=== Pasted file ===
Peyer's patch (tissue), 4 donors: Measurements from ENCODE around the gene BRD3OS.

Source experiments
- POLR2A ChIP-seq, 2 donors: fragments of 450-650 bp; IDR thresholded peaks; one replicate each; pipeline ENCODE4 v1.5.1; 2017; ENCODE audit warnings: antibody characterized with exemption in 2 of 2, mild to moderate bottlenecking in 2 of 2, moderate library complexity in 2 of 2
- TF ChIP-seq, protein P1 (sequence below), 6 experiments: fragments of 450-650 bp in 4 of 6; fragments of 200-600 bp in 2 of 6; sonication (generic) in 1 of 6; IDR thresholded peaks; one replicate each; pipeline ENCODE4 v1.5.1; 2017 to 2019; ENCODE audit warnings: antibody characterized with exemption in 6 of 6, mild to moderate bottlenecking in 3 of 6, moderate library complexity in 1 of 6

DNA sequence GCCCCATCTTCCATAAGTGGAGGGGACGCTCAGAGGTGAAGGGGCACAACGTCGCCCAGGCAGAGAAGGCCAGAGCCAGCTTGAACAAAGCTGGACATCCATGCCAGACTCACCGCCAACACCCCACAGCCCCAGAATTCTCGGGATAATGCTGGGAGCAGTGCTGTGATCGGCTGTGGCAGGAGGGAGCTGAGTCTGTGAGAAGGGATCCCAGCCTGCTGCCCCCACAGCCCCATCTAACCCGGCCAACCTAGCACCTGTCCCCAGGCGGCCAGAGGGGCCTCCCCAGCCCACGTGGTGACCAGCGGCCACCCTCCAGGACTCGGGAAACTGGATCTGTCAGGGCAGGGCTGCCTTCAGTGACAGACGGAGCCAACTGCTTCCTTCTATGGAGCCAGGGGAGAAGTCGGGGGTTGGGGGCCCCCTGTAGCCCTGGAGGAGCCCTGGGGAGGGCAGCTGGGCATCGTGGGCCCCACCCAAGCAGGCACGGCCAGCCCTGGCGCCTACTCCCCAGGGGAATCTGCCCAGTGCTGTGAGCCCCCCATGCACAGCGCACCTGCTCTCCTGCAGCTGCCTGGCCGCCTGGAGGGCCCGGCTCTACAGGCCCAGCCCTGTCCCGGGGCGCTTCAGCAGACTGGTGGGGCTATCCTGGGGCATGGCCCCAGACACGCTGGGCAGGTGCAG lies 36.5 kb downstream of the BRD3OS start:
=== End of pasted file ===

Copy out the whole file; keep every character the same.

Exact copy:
Peyer's patch (tissue), 4 donors: Measurements from ENCODE around the gene BRD3OS.

Source experiments
- POLR2A ChIP-seq, 2 donors: fragments of 450-650 bp; IDR thresholded peaks; one replicate each; pipeline ENCODE4 v1.5.1; 2017; ENCODE audit warnings: antibody characterized with exemption in 2 of 2, mild to moderate bottlenecking in 2 of 2, moderate library complexity in 2 of 2
- TF ChIP-seq, protein P1 (sequence below), 6 experiments: fragments of 450-650 bp in 4 of 6; fragments of 200-600 bp in 2 of 6; sonication (generic) in 1 of 6; IDR thresholded peaks; one replicate each; pipeline ENCODE4 v1.5.1; 2017 to 2019; ENCODE audit warnings: antibody characterized with exemption in 6 of 6, mild to moderate bottlenecking in 3 of 6, moderate library complexity in 1 of 6

DNA sequence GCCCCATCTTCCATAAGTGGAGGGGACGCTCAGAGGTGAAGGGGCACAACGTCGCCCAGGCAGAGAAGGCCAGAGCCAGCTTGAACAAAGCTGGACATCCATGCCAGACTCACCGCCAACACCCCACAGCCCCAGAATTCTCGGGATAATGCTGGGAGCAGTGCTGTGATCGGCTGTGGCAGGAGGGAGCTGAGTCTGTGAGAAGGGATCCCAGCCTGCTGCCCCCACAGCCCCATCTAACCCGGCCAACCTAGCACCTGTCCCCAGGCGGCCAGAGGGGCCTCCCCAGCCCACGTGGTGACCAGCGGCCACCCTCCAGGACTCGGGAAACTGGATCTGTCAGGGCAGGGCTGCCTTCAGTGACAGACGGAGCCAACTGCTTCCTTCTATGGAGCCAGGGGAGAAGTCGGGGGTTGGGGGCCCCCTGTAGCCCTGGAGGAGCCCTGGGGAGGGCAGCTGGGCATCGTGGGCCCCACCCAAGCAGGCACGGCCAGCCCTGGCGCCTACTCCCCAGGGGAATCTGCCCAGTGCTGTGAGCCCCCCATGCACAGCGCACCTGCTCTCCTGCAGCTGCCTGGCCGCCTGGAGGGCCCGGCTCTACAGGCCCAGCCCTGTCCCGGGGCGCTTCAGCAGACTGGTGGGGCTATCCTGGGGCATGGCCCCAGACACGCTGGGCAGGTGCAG lies 36.5 kb downstream of the BRD3OS start: